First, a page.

Normally, this is a place for me to rant about stuff which I might care about,
but can’t really claim to be any kind of an expert on. I’m breaking with tradition
here, however, to pick on Dick Cheney for one thing he said in tonight’s vice-presidential
debate. This from the transcript:
EDWARDS: You know, we’ve taken 90 percent of the coalition causalities. American
taxpayers have borne 90 percent of the costs of the effort in Iraq.
And we see the result of there not being a coalition: The first Gulf war cost
America $5 billion. We’re at $200 billion and counting.
IFILL: Mr. Vice President, you have 90 seconds to respond.
CHENEY: Well, Gwen, the 90 percent figure is just dead wrong. When you include
the Iraqi security forces that have suffered casualties, as well as the allies,
they‘ve taken almost 50 percent of the casualties in operations in Iraq,
which leaves the U.S. with 50 percent, not 90 percent.
With respect to the cost, it wasn’t $200 billion. You probably weren’t there
to vote for that. But $120 billion is, in fact, what has been allocated to
Iraq. The rest of it’s for Afghanistan and the global war on terror.
The allies have stepped forward and agreed to reduce and forgive Iraqi debt
to the tune of nearly $80 billion by one estimate. That, plus $14 billion
they promised in terms of direct aid, puts the overall allied contribution
financially at about $95 billion, not to the $120 billion we’ve got, but,
you know, better than 40 percent. So your facts are just wrong, Senator.
Now it just so happens that the one thing I really do know about is Iraq’s
sovereign debt: I just wrote a 6,600-word cover story on the subject for the
September issue of Euromoney. But before I get to the debt, let’s just see what
Cheney is doing here. When he says, for instance, that "The 90 percent
figure is just dead wrong", he’s simply lying. Quite clearly, according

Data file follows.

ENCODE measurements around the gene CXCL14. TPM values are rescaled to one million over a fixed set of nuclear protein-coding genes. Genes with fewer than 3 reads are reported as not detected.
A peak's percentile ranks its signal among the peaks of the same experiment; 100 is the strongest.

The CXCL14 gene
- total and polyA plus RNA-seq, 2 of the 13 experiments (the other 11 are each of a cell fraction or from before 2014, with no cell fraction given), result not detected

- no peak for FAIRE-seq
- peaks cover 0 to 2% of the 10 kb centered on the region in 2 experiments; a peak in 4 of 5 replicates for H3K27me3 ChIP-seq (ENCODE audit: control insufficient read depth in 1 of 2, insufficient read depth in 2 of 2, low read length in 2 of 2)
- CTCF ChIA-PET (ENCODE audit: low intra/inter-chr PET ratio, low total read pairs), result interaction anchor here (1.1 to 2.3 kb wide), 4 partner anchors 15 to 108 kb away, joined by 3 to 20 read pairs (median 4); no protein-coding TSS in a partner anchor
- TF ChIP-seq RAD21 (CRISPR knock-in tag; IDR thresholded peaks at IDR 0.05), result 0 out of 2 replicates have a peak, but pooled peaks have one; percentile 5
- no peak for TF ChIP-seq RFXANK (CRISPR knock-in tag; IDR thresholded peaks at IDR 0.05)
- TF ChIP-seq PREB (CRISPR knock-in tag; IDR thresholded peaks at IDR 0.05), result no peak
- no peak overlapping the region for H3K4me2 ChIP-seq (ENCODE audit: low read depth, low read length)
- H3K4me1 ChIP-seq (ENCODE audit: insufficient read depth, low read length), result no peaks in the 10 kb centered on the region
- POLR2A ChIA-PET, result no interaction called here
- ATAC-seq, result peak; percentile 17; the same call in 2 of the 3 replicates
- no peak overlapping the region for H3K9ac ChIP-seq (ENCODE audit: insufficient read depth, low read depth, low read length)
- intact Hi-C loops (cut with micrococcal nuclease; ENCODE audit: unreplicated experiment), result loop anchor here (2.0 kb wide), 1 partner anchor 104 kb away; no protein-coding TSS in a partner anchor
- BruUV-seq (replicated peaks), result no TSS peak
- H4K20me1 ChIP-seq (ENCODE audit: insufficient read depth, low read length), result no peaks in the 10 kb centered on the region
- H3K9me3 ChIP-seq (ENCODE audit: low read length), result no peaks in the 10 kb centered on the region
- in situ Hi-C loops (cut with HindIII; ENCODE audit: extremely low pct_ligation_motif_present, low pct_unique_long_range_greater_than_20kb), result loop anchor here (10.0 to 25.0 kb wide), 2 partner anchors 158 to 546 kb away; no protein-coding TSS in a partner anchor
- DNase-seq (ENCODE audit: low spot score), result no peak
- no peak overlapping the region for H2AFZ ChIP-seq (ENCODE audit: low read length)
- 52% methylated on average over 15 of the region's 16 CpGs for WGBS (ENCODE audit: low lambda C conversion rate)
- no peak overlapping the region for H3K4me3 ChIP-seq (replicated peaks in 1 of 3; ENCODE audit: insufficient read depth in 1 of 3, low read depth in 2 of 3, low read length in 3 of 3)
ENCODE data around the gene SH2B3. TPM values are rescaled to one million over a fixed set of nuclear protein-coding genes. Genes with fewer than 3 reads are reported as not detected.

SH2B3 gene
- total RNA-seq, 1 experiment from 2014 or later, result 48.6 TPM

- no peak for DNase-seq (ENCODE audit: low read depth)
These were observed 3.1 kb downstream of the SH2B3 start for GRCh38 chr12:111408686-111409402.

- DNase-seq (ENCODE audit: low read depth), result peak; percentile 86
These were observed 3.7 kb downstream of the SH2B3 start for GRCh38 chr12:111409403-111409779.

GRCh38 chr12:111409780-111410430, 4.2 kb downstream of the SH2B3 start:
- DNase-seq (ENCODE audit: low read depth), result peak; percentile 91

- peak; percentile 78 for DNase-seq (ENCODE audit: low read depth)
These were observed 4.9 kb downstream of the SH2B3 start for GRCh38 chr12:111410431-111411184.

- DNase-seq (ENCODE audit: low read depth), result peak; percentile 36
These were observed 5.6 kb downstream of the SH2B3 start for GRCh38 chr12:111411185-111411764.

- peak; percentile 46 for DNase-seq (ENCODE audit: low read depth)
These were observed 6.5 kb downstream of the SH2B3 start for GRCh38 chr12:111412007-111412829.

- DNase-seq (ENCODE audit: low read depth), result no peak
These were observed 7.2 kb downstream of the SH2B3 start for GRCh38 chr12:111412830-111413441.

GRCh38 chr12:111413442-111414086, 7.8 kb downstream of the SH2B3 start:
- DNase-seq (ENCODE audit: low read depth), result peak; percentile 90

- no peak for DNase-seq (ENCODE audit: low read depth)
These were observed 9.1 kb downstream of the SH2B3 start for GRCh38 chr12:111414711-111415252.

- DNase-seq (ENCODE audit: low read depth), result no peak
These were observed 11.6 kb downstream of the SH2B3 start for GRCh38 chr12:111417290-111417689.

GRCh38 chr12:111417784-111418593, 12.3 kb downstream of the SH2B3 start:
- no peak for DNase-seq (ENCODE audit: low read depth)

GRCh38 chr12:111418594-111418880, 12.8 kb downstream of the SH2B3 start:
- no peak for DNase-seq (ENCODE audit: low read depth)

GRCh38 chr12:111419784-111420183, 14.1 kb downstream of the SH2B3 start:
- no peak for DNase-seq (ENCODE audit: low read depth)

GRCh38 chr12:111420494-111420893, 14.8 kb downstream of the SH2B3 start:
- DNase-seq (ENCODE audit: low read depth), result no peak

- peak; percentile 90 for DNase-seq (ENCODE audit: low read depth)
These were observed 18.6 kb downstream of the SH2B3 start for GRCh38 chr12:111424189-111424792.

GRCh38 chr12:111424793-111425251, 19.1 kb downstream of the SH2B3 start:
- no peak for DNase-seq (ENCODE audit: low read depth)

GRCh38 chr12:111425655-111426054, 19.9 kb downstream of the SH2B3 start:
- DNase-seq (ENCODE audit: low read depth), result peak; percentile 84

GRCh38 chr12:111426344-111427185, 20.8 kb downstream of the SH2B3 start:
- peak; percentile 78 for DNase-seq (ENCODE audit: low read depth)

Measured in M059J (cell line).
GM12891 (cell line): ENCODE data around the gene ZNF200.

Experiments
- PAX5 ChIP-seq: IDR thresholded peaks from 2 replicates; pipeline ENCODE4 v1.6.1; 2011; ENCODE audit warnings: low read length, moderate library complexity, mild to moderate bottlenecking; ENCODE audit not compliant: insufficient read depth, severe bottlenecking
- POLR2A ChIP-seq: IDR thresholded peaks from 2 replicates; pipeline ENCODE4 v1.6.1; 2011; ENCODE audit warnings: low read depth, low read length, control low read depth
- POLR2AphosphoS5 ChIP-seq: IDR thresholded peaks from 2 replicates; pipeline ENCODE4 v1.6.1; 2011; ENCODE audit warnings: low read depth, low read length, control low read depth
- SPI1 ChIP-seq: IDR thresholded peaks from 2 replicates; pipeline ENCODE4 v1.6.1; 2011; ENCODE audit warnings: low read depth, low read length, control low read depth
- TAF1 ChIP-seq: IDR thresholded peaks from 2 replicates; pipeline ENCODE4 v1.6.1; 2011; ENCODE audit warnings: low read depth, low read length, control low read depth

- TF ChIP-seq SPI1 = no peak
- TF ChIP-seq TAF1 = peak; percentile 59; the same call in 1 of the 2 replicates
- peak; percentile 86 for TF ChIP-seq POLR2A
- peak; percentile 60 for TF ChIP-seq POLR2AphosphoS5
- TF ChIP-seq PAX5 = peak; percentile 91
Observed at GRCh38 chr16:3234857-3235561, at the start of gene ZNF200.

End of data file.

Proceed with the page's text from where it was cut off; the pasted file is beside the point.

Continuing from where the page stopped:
to the transcript, Edwards talked about "the coalition casualties".
Only by including the Iraqi casualties can Cheney bring that number down –
and, frankly, I’m surprised he wants to go there, given the enormous number
of Iraqi civilian casualties that the US has caused.
Cheney then points out, correctly, that the cost of the war in Iraq so far
is $120 billion, not $200 billion. On the other hand, the total projected
cost of the war in Iraq has actually reached $200 billion. You pays yer billions
and you takes yer choice, I suppose. Cheney then decides to compare the $120
billion figure with $95 billion that he says "the allies" are giving
as their "overall contribution". And that’s where he starts moving
into the realm of complete and utter fantasy.
Cheney’s $14 billion figure I have no idea about: it’s not footnoted on the
official Bush-Cheney debate
facts page, and I haven’t been able to Google it. Maybe it’s true, maybe
it isn’t. But the $80 billion figure is just crazy. Here are the facts.
Firstly, "the allies", as that term is generally understood, can’t
possibly reduce Iraq’s debt by "nearly $80 billion", because they
don’t even have that much in Iraqi debt. The US is owed about $4.4
billion, the UK is owed less than $2 billion, and all of eastern Europe combined
is owed maybe $6 billion – mostly to countries like Bulgaria, who weren’t
part of the coalition in the first place.
Secondly, no one’s "stepped forward and agreed" anything. Some of
Iraq’s major creditors, including France and Russia, have paid lip service to
the principle of reducing Iraq’s debt, promising a "substantial reduction"
or suchlike when Iraq goes to the Paris Club of bilateral creditors later this
year. In the world of debt restructuring, a "substantial reduction"
can mean anything from 35% to 95%. Indeed, if there was any kind of agreement,
Cheney wouldn’t need to be citing estimates: he could just cite the agreement.
But there is none.
Thirdly, there are certainly people out there who think that Iraq’s debt will
be reduced by $80 billion. But that’s all in the future: it hasn’t happened
yet. Cheney’s verb tense ("have agreed") is unambiguous: he’s saying
this has already happened. It hasn’t. The talks haven’t even started yet. Even
if a Paris Club agreement is concluded by the end of this year (a very big if),